The Ten Truths for Making Business Fun
And building a business that sustains you for years to come:
This is the fourth article in a monthly series on Making Business Fun: This article is about the 5 business management Truths
The last article laid out the five building blocks of management of a fun business and you can read it here
Building a Fun business: Leadership
What does it take to be the leader of a Fun business
Great leadership in business can (for a while at least!) compensate for less than perfect scores when it comes to profit, passion, planning and many other pivotal aspects of running a Fun Business that sustains you for years to come.
If you are a great business leader of your people, then you’ve taken the Leadership Truth from my first book (download it for free here) to heart: “Your time, your health and your brain cells are gold,”. It’s also likely that you live the Truth from my second book (download it for free here) about leadership: “You have passionate beliefs, you walk the talk, and you are not afraid to dream,”. If so, you will more than likely have a business that does better than most.
I also once wrote that “a leader is simply someone we trust, and who is courageous, authentic and passionate.” This is clearly a great starting point because if your people don’t trust you, then no amount of systemisation, marketing or planning will get your business past a subsistence level. Inversely, when your people do trust you, see your courage and feel your passion, you will be forgiven for many other shortcomings.
Now, I’m going to invite you to take this thinking one step further.
Fun for Everyone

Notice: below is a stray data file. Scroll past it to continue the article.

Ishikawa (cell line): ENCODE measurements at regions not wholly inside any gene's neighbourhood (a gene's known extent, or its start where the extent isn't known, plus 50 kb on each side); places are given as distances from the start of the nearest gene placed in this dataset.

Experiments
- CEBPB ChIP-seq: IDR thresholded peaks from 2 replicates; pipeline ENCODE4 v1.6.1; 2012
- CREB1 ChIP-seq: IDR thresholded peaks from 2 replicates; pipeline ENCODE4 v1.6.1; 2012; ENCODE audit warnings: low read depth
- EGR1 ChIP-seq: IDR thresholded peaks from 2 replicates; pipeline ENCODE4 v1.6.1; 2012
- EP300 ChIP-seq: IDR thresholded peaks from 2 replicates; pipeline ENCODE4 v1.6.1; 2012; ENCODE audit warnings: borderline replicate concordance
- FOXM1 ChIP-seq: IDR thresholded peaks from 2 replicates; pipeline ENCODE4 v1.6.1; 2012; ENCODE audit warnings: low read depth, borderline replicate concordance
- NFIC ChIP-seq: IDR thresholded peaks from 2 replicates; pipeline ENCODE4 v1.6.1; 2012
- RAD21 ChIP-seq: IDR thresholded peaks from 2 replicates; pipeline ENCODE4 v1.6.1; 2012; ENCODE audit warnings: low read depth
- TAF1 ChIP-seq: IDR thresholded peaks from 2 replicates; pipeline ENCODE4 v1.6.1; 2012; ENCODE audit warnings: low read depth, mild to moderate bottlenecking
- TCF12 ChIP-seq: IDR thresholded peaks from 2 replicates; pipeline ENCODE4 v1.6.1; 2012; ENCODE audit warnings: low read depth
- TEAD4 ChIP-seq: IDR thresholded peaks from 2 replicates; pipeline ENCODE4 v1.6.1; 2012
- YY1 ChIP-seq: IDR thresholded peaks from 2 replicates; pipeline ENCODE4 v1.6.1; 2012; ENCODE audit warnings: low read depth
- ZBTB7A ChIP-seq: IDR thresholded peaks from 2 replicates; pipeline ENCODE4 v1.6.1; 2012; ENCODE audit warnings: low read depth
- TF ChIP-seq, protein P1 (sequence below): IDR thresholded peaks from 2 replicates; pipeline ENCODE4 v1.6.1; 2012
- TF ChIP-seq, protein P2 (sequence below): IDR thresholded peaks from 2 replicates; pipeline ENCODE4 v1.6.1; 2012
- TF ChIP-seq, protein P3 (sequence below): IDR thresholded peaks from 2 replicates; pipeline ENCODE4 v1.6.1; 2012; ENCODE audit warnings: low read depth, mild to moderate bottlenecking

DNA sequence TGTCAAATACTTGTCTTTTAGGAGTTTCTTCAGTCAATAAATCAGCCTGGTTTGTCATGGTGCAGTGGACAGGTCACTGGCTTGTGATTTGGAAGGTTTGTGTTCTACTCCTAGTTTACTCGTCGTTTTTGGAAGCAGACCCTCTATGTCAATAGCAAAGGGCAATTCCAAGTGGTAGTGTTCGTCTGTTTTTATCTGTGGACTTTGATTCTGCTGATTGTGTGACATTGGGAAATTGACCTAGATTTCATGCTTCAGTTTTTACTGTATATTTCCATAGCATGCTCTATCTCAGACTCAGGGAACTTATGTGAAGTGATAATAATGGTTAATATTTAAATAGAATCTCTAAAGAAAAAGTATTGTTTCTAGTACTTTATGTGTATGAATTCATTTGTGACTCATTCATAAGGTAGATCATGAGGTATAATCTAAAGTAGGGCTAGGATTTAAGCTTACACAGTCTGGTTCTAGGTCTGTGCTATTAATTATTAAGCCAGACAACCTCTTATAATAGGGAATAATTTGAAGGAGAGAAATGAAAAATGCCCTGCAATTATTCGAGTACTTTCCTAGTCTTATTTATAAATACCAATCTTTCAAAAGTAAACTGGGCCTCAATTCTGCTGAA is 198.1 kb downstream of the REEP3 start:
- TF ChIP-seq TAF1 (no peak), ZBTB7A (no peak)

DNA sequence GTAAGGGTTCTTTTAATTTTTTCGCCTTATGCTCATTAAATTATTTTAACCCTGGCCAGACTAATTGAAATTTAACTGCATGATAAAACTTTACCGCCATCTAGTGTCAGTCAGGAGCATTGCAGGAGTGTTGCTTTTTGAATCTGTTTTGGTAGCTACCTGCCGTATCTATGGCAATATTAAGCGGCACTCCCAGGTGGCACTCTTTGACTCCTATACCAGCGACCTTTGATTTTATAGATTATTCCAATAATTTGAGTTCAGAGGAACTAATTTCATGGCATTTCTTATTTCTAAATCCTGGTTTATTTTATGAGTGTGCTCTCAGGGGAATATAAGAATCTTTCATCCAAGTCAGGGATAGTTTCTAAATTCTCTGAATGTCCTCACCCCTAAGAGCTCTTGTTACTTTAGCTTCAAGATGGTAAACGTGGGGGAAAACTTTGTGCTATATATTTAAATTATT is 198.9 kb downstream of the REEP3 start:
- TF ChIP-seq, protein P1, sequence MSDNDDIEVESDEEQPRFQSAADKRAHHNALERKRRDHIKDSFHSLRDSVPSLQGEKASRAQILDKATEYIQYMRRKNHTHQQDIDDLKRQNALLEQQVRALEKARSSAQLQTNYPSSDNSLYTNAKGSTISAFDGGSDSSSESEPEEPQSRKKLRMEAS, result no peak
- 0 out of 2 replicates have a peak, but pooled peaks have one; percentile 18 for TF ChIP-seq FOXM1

A Fun Business should be Fun for everyone involved. It should also sustain everyone – not just the owner – for years to come.
When I say everyone, I actually do mean Everyone (with a capital “E”): you, your family, your staff, your staff’s family, your suppliers, your contractors, your customers, your investors and even your community.
In fact, I am completely convinced (from everything I’ve seen and studied over the past 35 years!) that truly great small businesses are founded by and built around a leader who is committed to building such a business, for everyone.
Servant First, Leader Second
In his book “Good to Great”, Jim Collins talks about the concept of “Level 5 Leadership”. Leaders who operate at this level are passionate, authentic, driven and ambitious – but not for themselves.
Level 5 leaders are ambitious for their organisation and their people. Their ego doesn’t get in the way of how they run their businesses. They might be heading up massive global corporations, but they still fly economy (like the founder of Ikea) or do their own shopping at the supermarket on Saturdays (like the founder of Walmart) or answer their own phones (like the CEO of Nucor Steel).
This concept has a lot of parallels with “servant leadership”. Robert Greenleaf at Harvard University coined the term in the 1970s, but the idea has been around for much longer (a famous Chinese general wrote about something similar thousands of years ago). As Robert Greenleaf explains: “The servant leader is servant first… It begins with the natural feeling that one wants to serve first. Then conscious choice brings one to aspire to lead… (versus one who is leader first…).”